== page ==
“Oh Tim, darling, forgive me!” cried Mary. “Forgive me this once, and on my two knees I promise that I will never, never do the likes of that again! I don’t know what came over me. Sure, may the good Lord save us, I think it was the devil who was guiding me when I went to get out that shirt. He tempted me, by whispering that it was a pity, and a sin, to put good clothing like that into the clay. Oh, how could I do it?”

“Now, listen to me, Mary,” said Tim as he raised the stick and laid it on her shoulder. She knew that he wouldn’t beat her even if he could with his trembling hands, but she pretended to wince and cower away from him. “You mind what I say to you. If you ever do something like this again, and dress me up in those indecent rags, I’ll tell you what I’ll do. I’ll haunt you!’

“Oh don’t do that, Tim! Please don’t!” shrieked Mary, her face as pale as ashes. “Kill me now, if that’s what you want, or do anything to me you like, but for the love of the blessed Virgin and all the Saints, keep you to your grave! I’ll put the new shirt on you. My two hands will starch it and make it as white as snow, after it being laid aside so long in the old chest. You’ll be a lovely corpse, never fear about that! And I’ll give you the greatest wake that ever a man had, even if I have to sell the pig, and part with every stick in the cabin to buy the tea and the whisky. I swear to you I will, on this blessed night, my darling man.”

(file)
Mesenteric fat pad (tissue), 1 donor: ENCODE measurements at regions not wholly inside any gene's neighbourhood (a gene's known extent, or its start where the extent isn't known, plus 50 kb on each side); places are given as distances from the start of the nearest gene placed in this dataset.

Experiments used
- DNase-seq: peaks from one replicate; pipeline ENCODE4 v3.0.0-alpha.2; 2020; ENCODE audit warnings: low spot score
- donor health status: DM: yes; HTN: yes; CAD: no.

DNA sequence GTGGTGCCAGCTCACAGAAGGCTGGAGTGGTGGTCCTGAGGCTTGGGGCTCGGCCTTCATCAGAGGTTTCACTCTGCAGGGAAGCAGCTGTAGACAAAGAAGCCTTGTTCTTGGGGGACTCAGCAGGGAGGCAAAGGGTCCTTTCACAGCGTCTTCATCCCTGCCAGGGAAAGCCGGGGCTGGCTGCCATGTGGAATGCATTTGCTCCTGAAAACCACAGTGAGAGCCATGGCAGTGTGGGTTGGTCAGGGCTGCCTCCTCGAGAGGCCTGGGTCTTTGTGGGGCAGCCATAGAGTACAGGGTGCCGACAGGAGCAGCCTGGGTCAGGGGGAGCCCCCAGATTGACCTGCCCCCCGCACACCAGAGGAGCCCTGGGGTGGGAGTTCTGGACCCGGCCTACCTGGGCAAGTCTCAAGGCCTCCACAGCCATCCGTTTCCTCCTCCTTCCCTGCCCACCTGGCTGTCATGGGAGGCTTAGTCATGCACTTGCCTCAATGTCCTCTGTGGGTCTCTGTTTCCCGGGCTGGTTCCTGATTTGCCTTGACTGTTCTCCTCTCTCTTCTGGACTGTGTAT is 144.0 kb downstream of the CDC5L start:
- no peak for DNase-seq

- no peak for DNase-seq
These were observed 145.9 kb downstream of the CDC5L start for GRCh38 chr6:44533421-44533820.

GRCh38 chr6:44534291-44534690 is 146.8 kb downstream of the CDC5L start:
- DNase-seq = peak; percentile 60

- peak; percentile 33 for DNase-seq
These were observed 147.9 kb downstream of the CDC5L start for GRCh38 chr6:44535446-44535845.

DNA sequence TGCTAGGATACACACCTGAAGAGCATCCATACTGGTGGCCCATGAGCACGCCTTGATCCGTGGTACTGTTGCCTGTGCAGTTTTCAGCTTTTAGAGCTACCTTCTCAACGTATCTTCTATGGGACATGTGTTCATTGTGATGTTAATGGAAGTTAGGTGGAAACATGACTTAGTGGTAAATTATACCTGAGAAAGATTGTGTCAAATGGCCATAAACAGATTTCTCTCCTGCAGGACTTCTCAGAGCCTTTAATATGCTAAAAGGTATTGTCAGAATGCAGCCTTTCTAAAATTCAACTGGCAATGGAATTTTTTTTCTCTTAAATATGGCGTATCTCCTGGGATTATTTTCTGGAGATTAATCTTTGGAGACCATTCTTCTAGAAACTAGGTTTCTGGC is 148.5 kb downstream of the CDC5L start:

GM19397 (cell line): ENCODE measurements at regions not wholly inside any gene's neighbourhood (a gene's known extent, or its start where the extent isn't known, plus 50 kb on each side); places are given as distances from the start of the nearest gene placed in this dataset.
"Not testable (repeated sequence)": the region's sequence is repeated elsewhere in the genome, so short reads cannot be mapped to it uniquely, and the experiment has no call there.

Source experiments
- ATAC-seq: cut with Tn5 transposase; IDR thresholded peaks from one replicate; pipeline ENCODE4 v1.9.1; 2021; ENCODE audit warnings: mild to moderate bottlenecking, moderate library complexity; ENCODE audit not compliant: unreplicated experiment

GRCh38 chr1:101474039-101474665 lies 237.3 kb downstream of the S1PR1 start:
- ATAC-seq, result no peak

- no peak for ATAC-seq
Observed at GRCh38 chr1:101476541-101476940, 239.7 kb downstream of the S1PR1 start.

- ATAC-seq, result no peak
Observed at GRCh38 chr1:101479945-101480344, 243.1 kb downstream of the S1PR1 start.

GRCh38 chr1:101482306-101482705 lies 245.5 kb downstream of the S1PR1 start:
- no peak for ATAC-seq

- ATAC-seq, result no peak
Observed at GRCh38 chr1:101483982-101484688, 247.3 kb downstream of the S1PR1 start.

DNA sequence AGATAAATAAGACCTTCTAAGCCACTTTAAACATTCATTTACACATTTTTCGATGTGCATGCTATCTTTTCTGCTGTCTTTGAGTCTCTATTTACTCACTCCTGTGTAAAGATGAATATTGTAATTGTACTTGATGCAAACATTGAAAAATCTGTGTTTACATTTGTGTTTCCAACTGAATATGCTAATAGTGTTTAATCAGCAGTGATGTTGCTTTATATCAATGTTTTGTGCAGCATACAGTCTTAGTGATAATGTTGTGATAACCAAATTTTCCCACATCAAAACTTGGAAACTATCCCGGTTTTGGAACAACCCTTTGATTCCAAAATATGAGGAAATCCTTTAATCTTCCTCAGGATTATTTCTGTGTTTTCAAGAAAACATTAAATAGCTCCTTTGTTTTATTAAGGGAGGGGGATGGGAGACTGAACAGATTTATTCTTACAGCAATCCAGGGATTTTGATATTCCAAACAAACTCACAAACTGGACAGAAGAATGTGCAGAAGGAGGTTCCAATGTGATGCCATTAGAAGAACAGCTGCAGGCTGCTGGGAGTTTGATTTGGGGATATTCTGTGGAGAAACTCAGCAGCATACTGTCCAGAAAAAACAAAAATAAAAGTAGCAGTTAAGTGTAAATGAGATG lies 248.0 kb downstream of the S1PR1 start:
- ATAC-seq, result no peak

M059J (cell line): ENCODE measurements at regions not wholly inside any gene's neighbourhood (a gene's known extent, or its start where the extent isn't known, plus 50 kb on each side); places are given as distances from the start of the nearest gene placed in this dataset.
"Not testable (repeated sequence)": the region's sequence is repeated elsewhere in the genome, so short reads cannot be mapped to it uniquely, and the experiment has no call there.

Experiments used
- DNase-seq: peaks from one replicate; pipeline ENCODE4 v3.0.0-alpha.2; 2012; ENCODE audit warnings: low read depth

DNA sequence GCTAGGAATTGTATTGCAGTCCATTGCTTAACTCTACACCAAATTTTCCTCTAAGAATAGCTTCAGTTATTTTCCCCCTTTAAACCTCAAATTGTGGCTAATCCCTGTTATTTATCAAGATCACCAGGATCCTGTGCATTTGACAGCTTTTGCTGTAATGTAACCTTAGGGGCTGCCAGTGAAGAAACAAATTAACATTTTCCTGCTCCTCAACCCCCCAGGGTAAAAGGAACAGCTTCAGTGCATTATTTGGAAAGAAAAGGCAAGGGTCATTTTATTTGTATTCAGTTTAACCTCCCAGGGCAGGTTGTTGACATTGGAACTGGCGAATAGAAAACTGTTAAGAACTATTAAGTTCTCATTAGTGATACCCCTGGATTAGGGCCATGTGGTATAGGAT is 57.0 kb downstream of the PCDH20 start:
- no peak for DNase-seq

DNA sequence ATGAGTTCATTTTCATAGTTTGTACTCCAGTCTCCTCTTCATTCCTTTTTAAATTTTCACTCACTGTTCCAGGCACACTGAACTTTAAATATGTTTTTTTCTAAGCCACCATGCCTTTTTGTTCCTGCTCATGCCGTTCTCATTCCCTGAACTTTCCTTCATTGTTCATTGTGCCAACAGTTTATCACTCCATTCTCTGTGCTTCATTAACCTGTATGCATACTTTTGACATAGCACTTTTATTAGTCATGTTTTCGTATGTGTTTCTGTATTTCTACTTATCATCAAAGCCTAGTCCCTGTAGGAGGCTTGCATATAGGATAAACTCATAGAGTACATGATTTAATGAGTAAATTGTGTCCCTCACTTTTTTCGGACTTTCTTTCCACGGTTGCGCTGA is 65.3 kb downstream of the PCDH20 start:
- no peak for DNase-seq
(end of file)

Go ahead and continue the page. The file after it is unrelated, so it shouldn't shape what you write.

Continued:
“Well, mind that you do, or it will be all the worse for you. And now give me a drop of water to drink, and put a taste of that whisky through it, for I’m ready to faint with thirst and with weakness.”

Mary kept her promise to her husband. Never in the history of that parish was there such a wake was that given for Tim Scanlan. It all occurred very soon after the events described above. Poor Tim really did depart this life, and manner in which his corpse was laid out, with his “elegant brand-new shirt”, was the admiration of all beholders of all who saw it.

© Jim Woods Nov 2017

AN INTERESTING TRIAL

This is the story of an extraordinary trial that took place in Ireland just before the turn of the 20th Century and was revealed to me through the records of a provincial newspaper, printed in 1899. I think for many of my readers this will be their first introduction to the story..